RIGHT TO DIE (PASSIVE EUTHANASIA)
Author: Aditi Gupta, III year of B.A.,LL.B(Hons.) From St. Xavier's University, Kolkata (Xavier Law School).
The Right to die is a conception that is predicated on the outlook that an individual
entitled tocreate any choices regarding terminating his or her life. This right means that an individual with a life-threatening health and does not have the desire to continue living, ought to be allowed to conclude his own life or say no to life prolong treatment. Passive euthanasia means discontinuing life sustaining measures that will prolong life. It can also act as omission such as failure to resuscitate a ill patient or not carrying out a life extending operation.
Article 21 of the Indian Constitution states that “No person shall be deprived of his life or personal liberty except according to procedure established by law.”
The right to life which is the most fundamental of all is also the most difficult to define.
Right to life includes right to live with human dignity, right to livelihood, right to shelter, right to privacy, right to food, right to education, right to get pollution free air and water etc.
In Bandhua Mukti Morcha v. Union of India it had been held that: it's the basic right of everybody in this country to measure with human dignity and free from exploitation. This right to measure with human dignity enshrined in Article 21 derives its life breath from the Directive Principles of State Policy. It should embrace protection of the health and strength of the workers, men and women, and of the tender age of kids against abuse, opportunities and facilities for kids to develop during a healthy manner and during a condition of freedom and dignity.
This square measure the minimum needs that should exist so as to alter someone to measure with human dignity and no state has the right to require any action which is able to deprive someone of the enjoyment of the fundamental necessities.
But the question is that whether right to die comes under the preview of article 21.
There are several arguments for legalising euthanasia like it is a way to end an extremely painful life; the family members of the dying patients are relieved of the physical and mental pain and an individual has a right to exercise right to die but by allowing euthanasia it devalue human dignity.
The questions concerning the right to die first came before the Bombay High Court in State of Maharashtra v. Maruty Dubal. In this case it was held that right to life includes right to die that makes section 309 (attempt to suicide) of the Indian Penal Code, 1860 unconstitutional, that section 309 was considered violative of Article 21. In Chenna Jagadeeswar v. State of Andhra Pradesh, decision was taken and section 309 was held constitutionally valid. In the case of Naresh Marotrao Sakhre v. Union of India, the court said that there was a difference between euthanasia and suicide.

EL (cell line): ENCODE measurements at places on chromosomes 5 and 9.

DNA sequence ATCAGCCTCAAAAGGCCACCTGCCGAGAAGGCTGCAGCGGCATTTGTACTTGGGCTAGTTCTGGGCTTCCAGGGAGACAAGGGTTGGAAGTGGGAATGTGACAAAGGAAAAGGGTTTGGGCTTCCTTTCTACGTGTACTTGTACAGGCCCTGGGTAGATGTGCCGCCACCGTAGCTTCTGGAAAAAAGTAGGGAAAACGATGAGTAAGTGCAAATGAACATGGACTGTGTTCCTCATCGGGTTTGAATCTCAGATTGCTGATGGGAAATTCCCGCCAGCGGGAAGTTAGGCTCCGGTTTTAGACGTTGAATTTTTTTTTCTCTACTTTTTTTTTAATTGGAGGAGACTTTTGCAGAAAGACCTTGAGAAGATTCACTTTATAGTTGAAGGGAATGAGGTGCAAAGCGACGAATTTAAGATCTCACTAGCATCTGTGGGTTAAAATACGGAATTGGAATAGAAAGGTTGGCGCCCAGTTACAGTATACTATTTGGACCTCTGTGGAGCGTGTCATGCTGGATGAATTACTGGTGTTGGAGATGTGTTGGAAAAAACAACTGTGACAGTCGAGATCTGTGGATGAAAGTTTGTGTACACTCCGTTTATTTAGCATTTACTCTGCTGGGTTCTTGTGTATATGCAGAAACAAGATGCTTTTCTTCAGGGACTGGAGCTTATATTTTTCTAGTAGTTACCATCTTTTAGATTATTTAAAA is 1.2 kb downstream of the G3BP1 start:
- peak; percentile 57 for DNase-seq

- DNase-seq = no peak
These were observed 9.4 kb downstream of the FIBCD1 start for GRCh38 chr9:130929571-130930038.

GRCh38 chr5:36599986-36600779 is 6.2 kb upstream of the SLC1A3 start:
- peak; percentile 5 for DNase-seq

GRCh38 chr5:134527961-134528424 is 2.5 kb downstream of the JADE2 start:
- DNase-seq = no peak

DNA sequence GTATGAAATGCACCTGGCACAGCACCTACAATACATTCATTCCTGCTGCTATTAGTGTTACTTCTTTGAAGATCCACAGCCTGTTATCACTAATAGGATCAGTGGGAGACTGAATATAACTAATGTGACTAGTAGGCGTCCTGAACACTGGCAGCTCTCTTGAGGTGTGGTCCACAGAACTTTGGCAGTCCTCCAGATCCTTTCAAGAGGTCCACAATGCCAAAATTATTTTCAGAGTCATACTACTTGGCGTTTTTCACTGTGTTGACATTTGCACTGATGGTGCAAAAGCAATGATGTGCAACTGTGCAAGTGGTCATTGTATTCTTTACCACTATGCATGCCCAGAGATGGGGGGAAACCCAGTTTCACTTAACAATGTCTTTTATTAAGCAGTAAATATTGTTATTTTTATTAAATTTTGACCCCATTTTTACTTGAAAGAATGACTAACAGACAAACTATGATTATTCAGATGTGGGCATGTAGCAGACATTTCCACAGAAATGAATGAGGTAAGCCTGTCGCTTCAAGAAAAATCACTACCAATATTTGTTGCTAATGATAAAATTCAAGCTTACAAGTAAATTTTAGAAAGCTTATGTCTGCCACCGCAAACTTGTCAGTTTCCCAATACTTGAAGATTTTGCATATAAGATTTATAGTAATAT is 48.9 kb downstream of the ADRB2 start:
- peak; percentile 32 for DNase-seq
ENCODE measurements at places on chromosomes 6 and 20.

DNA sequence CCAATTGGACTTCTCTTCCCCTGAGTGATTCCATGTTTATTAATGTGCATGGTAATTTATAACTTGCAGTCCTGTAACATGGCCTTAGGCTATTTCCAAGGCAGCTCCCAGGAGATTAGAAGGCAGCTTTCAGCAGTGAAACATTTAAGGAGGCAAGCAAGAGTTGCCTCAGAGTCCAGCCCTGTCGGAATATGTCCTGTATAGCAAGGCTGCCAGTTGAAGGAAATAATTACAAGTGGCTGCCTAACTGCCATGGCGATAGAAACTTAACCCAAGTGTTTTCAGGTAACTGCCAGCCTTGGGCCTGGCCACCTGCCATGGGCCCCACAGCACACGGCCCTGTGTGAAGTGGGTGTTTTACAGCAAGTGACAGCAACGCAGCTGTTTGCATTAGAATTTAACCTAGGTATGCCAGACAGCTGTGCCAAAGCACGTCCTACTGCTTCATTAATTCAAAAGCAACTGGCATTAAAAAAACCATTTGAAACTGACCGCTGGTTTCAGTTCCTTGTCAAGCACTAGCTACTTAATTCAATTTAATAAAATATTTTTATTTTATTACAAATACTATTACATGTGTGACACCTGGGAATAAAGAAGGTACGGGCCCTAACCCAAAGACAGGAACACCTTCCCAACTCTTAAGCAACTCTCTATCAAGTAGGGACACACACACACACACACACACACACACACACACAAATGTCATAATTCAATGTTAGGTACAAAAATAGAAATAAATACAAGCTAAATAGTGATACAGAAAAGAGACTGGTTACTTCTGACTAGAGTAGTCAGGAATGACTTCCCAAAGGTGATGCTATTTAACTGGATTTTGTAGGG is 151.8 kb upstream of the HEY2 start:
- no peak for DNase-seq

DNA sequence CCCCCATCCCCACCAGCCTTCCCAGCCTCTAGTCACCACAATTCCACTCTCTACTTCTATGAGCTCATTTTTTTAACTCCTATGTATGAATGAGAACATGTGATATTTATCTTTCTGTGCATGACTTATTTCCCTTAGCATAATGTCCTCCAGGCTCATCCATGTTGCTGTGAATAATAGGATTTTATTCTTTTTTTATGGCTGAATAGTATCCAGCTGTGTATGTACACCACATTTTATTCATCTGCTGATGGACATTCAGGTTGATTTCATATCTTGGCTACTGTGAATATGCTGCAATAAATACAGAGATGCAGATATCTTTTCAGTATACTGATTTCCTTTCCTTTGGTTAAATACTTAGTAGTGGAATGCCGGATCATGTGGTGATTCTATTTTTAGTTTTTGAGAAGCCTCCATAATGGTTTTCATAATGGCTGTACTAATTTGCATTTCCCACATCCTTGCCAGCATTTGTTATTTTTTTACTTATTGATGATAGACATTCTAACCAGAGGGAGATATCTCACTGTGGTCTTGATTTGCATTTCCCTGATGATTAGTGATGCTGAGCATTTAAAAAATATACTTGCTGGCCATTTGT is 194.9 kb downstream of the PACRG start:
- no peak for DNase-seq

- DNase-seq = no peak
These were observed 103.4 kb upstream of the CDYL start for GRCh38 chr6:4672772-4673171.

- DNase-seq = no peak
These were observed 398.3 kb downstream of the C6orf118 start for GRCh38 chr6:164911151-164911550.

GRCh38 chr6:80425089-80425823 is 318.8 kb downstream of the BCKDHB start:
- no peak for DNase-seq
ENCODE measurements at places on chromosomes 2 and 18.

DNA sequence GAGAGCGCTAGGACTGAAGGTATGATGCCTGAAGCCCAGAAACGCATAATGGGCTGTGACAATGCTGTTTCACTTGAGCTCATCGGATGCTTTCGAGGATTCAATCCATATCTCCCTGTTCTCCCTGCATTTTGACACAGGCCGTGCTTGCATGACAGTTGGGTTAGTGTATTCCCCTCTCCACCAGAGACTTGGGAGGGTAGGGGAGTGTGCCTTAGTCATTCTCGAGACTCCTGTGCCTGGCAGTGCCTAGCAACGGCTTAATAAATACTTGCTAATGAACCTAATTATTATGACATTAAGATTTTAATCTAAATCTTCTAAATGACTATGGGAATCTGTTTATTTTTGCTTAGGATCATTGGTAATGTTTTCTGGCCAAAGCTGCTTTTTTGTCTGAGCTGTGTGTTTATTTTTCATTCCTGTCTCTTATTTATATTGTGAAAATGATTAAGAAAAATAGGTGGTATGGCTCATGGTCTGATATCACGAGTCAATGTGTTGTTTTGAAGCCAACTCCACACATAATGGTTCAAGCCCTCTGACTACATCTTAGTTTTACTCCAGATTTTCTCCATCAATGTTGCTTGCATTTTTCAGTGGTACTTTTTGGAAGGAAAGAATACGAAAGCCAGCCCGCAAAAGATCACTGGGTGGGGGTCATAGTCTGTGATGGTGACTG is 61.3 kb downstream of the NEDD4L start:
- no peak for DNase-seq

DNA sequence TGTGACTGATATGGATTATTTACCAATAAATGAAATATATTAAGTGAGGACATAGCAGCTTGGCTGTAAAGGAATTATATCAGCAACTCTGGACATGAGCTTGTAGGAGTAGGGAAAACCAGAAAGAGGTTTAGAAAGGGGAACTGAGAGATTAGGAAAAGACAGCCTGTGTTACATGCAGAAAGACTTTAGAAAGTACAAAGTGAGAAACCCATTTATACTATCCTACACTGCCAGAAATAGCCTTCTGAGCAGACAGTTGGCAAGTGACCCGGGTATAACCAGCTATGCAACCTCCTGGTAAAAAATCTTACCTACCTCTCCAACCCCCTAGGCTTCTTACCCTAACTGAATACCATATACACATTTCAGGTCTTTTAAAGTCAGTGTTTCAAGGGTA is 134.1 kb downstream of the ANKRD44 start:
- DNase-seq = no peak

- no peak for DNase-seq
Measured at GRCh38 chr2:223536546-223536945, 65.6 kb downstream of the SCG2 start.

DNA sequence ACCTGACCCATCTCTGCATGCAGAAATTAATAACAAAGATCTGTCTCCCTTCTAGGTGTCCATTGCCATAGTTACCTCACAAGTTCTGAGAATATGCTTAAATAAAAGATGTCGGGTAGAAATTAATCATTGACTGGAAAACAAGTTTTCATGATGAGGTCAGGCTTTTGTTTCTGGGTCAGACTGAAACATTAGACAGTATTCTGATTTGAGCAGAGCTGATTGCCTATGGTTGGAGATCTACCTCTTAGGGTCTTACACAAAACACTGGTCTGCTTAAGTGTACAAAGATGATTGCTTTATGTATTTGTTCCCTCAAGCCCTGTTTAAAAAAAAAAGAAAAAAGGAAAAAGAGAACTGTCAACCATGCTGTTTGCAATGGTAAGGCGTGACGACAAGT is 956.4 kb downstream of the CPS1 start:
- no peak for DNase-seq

Suicide was an act of self destruction, to take one’s own life without any aid but euthanasia means there was an involvement of a human agency that provided aid to that person and then ending one’s life. In P. Rathinam v. Union of India , the court giving the relief to the patients to attempt suicide was held unreasonable. But, in another case of Gian Kaur v. State of Punjab, the Supreme Court said that right to life does not include right to die. Right to die is not a natural right and no one has the right to end their lives.
In Aruna Shanbaug v. Union of India, Supreme Court set down pointers for passive killing. These pointers provided for withdrawal of life which might ultimately result in a person’s death. This created passive killing potential in India in bound conditions which can be determined by the Supreme Court. Later within the year 2018, Supreme Court passed another order within the case of Common Cause v. Union of India, within which right to die with dignity was once more recognized and passive euthanasia was legalized. Thus, India is currently one in every of the countries within the world that has recognized passive killing. However there are still loopholes within the execution of passive kill. As when Shanbaug case, it had been created necessary to require High Court’s permission before each case, therefore it had been a tedious method. And during this new judgement it was difficult to grant passive killing as impression as currently it involves execution of the directive in presence of two witnesses, authentication by a judicial justice, permission from two medical boards. Therefore this delay could be a major drawback returning within the approach, because it defeats the purpose of passive killing that is to finish the suffering of the person involved however on the opposite hand if the method is created too liberal and simple it will be risk of a good misuse.
The sanctity of human life doesn't imply the forced continuation of existence in pain and suffering as long as someone has the right to guide a dignified existence, he cannot be forced to measure to his detriment. If someone suffers from an incurable disease, it might be inhumane to compel him to measure a painful life. A terminally ill person should be permitted to terminate his pain and suffering by choosing to try to to so. In fact, these aren't cases of extinguishing life but only of accelerating the method of natural death, which has already commenced. The proposition merely is that the legislation must provide for an alternate, if the terminally ill patient so desires, having complied with the requisite conditions, to substitute his slow and painful death with a fast and painless one.